Friday June 26 | 11.30 – 12.30 ET | Online
- Lant Pritchett, Co-founder, Labor Mobility Partnerships
- Rebekah Smith, Co-founder, Labor Mobility Partnerships
- Gonzalo Fanjul, Co-founder and Head of Research, PorCausa
- Ratna Omidvar, Independent Senator for Ontario, Senate of Canada
- Julia Onslow-Cole, Global Government Strategies and Compliance Partner, Fragomen
- Michael Clemens, Director of Migration, Displacement, and Humanitarian Policy and Senior Fellow, Center for Global Development
ABOUT THE EVENT
Between 2050 and 2080, OECD countries will need at least 400 million new workers to maintain current pension and health schemes, resulting from a shrinking working-age population and a growing elderly population. Meanwhile, working-age populations in developing countries are growing faster than job creation, meaning large numbers will need to find jobs elsewhere. This creates an opportunity; workers who find jobs in richer countries can expect to increase their income by 6 to 15 times, making mobility a powerful tool for alleviating poverty.
However, the question looms of how labor market needs of this scale can be met. The current migrant population in OECD countries is at 119 million–far short of the estimated 400+ million needed in the not-distant future. All stakeholders would benefit from a system through which actors cooperate to better facilitate labor mobility, but face risks and constraints from cooperation which prevent this.
In this event, we will discuss these constraints to coordinated action on labor mobility, and how external support could help address these constraints. In response to existing gaps in this support, we will discuss the design of a new organization, Labor Mobility Partnerships (LaMP) which will work with governments, the private sector and employers, ‘mobility industry,’ financiers, and civil society to increase rights-respecting labor mobility, ensuring workers can access employment opportunities abroad.
Tuesday April 28 | 8.30 – 9.30 ET | Online
This online talk is hosted by Crawford School of Public Policy’s Development Policy Center and features CGD’s Helen Dempster and LaMP’s Rebekah Smith.
In most high-income countries, migrants make up a large share of health workers and are more likely to be on the frontline of the COVID-19 response. Yet, despite this reliance, most high-income countries have been resistant to increasing health worker migration for two reasons: concern over skill levels, and concern over ‘brain drain’ from low-income countries. COVID-19 is proving that many of these barriers are surmountable in times of crisis, and must be overcome, both to combat pandemics, and to address broader patterns of aging demographics.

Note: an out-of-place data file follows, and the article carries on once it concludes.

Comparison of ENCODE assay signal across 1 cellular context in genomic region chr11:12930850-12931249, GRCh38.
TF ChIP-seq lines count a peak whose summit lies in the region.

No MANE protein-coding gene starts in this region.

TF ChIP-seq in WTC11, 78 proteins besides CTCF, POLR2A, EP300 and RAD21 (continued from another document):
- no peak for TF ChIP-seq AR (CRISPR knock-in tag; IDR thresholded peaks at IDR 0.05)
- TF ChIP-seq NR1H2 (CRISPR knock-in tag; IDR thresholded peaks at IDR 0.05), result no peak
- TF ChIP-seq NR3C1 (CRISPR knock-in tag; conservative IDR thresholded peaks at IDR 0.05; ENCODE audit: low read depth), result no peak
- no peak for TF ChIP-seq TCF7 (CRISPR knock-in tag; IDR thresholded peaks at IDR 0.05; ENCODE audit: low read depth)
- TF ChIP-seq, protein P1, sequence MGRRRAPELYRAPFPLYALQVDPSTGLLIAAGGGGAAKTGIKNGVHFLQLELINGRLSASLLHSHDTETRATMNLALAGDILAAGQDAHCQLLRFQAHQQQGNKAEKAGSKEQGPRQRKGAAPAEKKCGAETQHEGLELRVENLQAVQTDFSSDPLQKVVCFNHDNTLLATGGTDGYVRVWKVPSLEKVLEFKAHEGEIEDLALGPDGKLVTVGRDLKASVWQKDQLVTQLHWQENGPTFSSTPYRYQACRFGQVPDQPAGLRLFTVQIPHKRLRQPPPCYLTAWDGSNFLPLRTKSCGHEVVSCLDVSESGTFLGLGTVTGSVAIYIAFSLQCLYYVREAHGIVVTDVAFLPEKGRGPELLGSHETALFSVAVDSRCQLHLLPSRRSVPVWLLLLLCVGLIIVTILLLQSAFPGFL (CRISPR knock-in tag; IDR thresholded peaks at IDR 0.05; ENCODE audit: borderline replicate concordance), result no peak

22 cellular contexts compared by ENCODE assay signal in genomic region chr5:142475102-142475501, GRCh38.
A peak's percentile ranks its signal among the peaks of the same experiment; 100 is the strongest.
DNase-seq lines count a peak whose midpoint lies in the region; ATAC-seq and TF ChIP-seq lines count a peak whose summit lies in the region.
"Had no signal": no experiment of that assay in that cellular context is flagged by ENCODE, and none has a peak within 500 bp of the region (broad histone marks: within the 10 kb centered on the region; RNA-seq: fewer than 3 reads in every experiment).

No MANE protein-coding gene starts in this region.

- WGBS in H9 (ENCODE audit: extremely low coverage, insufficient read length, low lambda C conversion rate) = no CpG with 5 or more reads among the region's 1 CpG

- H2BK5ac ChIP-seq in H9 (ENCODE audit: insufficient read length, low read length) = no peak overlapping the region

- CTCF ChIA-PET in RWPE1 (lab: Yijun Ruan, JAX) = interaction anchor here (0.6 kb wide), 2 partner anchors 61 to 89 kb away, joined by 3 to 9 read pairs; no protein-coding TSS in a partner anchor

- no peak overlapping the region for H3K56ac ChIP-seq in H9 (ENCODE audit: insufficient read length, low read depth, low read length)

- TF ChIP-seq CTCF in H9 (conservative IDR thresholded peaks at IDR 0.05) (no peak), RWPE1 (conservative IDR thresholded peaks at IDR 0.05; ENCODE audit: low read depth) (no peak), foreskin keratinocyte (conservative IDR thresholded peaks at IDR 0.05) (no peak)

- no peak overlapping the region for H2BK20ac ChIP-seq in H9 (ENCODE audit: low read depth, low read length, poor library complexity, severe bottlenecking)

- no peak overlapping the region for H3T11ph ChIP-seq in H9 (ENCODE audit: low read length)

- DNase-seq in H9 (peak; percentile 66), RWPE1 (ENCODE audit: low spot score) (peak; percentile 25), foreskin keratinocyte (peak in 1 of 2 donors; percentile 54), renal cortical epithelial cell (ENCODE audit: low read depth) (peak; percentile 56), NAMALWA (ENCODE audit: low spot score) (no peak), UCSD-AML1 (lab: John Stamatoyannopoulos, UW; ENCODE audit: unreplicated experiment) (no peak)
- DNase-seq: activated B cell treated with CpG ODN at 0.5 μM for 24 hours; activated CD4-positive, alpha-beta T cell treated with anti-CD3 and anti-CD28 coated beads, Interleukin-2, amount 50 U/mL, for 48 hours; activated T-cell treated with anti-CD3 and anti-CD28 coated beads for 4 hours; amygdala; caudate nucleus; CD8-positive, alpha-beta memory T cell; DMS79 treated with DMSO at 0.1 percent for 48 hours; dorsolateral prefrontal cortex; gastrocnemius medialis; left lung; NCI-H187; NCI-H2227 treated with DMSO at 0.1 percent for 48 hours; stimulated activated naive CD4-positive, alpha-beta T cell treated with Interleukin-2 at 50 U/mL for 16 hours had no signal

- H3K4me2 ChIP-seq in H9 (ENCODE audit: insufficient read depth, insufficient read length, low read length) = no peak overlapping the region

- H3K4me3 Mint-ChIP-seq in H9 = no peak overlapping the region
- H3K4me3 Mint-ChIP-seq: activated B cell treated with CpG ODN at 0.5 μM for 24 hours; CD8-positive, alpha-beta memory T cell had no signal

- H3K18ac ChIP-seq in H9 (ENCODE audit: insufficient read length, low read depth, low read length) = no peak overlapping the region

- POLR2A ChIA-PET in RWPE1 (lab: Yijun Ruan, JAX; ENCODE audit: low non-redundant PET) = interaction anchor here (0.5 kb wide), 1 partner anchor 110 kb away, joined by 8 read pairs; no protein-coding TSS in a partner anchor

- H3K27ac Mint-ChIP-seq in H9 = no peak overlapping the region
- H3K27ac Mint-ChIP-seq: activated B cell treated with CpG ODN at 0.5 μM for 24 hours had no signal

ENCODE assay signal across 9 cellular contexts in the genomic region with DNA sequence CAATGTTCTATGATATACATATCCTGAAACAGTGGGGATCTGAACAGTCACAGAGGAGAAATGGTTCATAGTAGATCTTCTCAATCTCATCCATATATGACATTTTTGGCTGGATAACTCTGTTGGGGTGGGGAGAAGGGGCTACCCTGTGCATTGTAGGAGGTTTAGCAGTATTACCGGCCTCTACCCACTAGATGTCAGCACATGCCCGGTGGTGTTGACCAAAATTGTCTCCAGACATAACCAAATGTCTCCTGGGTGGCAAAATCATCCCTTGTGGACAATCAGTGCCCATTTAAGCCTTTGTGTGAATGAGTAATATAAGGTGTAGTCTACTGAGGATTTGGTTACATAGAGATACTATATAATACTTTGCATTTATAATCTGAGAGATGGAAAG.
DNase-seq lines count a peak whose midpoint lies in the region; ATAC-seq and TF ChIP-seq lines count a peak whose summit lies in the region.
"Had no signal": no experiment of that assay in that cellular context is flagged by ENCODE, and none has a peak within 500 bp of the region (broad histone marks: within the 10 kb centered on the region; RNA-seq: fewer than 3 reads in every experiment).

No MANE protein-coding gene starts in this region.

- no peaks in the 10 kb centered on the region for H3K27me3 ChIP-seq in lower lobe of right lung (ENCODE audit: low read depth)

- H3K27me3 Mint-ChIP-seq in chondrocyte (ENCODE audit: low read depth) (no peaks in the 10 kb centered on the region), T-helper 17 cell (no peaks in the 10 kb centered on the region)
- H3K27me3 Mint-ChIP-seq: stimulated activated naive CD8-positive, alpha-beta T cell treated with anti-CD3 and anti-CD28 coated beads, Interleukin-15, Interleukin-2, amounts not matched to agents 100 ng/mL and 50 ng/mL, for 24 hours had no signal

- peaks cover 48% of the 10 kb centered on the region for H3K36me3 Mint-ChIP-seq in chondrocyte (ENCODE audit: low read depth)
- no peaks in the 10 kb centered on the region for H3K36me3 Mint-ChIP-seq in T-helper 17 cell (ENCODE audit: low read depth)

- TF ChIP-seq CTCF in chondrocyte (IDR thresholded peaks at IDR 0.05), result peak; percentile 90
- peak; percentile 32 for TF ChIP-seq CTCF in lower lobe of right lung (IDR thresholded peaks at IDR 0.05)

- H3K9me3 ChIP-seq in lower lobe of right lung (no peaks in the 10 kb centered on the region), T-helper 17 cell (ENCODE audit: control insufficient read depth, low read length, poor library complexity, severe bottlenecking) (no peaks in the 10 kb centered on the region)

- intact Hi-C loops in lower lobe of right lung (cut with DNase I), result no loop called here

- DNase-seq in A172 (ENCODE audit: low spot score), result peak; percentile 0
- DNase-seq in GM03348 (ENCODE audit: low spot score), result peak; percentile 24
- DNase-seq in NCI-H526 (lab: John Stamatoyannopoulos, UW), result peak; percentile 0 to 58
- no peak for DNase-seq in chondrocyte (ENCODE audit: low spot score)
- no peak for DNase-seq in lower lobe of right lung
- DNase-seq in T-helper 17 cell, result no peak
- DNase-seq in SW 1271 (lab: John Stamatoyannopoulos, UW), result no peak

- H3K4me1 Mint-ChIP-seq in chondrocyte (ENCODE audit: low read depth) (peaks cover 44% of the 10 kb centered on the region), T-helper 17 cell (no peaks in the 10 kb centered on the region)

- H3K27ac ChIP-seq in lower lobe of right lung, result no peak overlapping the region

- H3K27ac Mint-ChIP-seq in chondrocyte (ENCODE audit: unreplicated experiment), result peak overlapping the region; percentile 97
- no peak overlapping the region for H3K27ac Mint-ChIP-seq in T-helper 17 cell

In this talk, Helen Dempster and Rebekah Smith will discuss ways in which we can address global health worker shortages during pandemics, and, in the long-term, build up the global stock of health workers to address increasingly worrying demographic impacts. This talk is based on the recently published blog post, “Migrant Health Workers Are on the COVID-19 Frontline. We Need More of Them.”
Helen Dempster is the Assistant Director and Senior Associate for Policy Outreach for the Migration, Displacement, and Humanitarian Policy Program at the Center for Global Development (CGD). Prior to joining CGD, she worked for five years in research communications at the Overseas Development Institute (ODI) and the International Growth Centre (IGC).
Rebekah Smith is a Non-Resident Fellow at the Center for Global Development, working with the migration, displacement, and humanitarian policy team. She is the Founder and Executive Director of Labor Mobility Partnerships (LaMP), a new organization which incubated inside of CGD. Previously, Smith worked at the World Bank, building institutions in countries (sending, receiving and transit) to facilitate labor migration.